Reassessing religious experience in a scientific age: early approaches to religious pluralism

Hauch, Sofie (2013) Reassessing religious experience in a scientific age: early approaches to religious pluralism. PhD thesis, University of Glasgow.

Full text available as:
[img]
Preview
PDF
Download (1MB) | Preview

Abstract

In this thesis I am investigating the religious ideas of Ramakrishna, Vivekananda, H. P. Blavatsky and Annie Besant as examples of early approaches to religious pluralism. In this context, the term ‘religious pluralism’ refers to the belief that all religious traditions are paths to genuine religious ends. Thus, religions other than one’s own are considered to be of significance to people of all faiths and even to those who are not believers. I relate the appearance of these early notions of religious pluralism to the historical and ideological setting in which they were proposed, particularly the late nineteenth-century debate about science and religion in the West and its spheres of influence. I argue that theories of evolution, in addition to the emerging field of historical biblical criticism, presented a serious challenge to traditional understandings of religion. Together, these two strands of thought made a strong case for a purely materialistic worldview and for the further development of modern sciences on such a basis. In response to this crisis of religion, the four thinkers proposed religious teachings inspired by their own intense religious experience. They emphasised the experiential aspect of these teachings in order to claim an epistemic status of religious knowledge equal to that of scientific or empirical knowledge. In order to universalise this claim, they appealed to religious experience and religious knowledge originating in all faith traditions. In my assessment of these arguments I suggest that the two main thinkers, i.e. Ramakrishna and Blavatsky, may have been led towards pluralistic ideas of religion through their endorsement of the esoteric traditions of Tantrism and Hermeticism, respectively. Moreover, I trace the impact of the British colonial presence in India on the content, presentation and reception of the teachings of all four thinkers. I conclude that the teachings of Ramakrishna et al. represent early attempts to engage with the fact of religious plurality from a religious perspective. Thus, the four thinkers encouraged people to relate to the beliefs and practices of other faiths and to explore them in relation to their own life. These early efforts in interreligious understanding represented the initial steps towards our current debates about religious pluralism and interreligious dialogue.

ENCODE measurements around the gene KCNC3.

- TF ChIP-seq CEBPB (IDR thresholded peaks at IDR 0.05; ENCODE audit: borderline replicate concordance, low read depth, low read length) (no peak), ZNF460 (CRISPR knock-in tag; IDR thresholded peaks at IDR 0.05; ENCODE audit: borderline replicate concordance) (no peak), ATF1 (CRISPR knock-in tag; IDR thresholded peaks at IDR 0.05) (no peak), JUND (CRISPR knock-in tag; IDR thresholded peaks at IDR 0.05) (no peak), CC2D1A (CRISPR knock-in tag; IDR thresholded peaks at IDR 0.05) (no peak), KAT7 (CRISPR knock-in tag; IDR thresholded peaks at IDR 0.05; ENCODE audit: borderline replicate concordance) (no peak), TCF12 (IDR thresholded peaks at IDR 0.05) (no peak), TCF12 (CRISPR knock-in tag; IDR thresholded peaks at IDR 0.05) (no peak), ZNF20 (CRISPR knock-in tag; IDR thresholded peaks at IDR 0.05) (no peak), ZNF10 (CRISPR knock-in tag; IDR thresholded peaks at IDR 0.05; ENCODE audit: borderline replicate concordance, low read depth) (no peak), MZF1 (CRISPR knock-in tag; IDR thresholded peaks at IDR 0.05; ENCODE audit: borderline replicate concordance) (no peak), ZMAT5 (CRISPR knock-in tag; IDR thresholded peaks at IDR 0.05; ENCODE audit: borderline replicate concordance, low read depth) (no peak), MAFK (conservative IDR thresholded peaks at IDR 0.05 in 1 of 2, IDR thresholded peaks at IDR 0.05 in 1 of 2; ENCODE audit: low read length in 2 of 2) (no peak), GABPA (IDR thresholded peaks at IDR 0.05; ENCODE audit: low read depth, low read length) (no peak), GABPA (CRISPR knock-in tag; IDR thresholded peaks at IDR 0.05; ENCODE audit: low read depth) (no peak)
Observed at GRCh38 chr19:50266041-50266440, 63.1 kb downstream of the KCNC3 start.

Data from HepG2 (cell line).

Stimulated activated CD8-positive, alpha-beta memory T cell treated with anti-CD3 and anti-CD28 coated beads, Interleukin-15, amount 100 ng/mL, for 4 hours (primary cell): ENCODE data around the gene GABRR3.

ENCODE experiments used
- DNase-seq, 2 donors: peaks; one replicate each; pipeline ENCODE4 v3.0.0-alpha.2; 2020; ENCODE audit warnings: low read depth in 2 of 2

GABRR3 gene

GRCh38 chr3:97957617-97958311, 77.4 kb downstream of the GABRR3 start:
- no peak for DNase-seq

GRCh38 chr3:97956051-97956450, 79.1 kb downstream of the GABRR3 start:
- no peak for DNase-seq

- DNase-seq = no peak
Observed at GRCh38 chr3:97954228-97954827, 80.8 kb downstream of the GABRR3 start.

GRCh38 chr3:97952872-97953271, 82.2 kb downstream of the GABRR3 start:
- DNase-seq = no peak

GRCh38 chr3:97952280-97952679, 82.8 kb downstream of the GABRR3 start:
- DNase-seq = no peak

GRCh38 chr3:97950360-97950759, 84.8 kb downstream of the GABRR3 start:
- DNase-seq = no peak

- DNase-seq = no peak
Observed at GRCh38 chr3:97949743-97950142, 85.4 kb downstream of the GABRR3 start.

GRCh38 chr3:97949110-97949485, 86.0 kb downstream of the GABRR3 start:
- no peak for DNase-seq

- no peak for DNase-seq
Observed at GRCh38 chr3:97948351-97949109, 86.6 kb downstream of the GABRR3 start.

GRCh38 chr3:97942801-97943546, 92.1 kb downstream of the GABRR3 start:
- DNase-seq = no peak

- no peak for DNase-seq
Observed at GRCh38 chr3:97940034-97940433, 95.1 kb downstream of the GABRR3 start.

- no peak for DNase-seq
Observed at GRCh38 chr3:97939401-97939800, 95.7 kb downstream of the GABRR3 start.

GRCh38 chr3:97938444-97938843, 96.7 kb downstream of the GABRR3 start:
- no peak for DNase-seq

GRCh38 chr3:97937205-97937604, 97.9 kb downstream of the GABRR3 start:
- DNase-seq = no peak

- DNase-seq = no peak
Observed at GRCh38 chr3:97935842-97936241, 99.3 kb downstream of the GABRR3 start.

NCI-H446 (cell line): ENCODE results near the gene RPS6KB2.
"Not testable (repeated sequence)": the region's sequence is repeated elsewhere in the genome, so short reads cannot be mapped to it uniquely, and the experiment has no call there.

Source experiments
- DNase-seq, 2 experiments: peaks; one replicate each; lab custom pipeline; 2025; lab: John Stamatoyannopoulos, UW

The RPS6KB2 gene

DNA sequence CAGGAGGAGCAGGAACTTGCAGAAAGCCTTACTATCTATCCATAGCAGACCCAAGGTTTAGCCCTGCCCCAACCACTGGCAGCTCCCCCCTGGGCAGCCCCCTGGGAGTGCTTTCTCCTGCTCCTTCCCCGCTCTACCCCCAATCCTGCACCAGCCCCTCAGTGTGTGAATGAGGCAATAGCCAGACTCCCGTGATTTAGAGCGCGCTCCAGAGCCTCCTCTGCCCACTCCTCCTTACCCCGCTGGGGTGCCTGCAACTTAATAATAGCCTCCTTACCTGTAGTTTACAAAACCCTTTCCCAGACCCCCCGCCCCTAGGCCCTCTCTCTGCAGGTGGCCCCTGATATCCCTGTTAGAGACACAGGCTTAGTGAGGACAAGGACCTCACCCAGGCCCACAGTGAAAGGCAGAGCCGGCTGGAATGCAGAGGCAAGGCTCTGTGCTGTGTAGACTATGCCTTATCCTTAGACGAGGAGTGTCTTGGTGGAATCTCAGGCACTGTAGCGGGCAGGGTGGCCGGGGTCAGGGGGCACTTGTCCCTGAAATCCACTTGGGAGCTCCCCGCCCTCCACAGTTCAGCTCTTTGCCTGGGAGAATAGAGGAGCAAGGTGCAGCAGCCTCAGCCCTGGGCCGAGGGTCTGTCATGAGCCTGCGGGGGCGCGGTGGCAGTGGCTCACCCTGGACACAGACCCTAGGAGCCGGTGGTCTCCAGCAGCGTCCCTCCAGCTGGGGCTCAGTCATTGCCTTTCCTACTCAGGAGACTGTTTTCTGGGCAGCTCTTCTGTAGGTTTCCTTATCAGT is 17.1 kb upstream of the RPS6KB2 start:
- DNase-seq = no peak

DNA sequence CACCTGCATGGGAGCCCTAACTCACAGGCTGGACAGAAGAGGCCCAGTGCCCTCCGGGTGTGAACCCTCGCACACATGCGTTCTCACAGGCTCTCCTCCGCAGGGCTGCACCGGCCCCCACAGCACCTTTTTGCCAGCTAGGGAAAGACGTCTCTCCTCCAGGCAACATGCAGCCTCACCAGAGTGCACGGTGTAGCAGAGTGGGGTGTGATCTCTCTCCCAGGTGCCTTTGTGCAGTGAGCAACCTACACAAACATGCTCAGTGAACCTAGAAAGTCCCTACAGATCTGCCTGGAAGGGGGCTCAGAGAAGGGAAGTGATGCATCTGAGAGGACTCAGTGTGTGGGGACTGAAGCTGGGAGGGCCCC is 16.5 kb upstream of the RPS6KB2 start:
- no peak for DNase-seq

Item Type: Thesis (PhD)
Qualification Level: Doctoral
Subjects: B Philosophy. Psychology. Religion > BL Religion
B Philosophy. Psychology. Religion > BP Islam. Bahaism. Theosophy, etc
B Philosophy. Psychology. Religion > BR Christianity
Colleges/Schools: College of Arts > School of Critical Studies > Theology and Religious Studies
Funder's Name: UNSPECIFIED
Supervisor's Name: Jeanrond, Prof. Werner
Date of Award: 2013
Depositing User: Dr Sofie Hauch
Unique ID: glathesis:2013-4277
Copyright: Copyright of this thesis is held by the author.
Date Deposited: 10 Jun 2013 15:28
Last Modified: 10 Jun 2013 15:28
URI: http://theses.gla.ac.uk/id/eprint/4277

Actions (login required)

View Item View Item

Downloads

Downloads per month over past year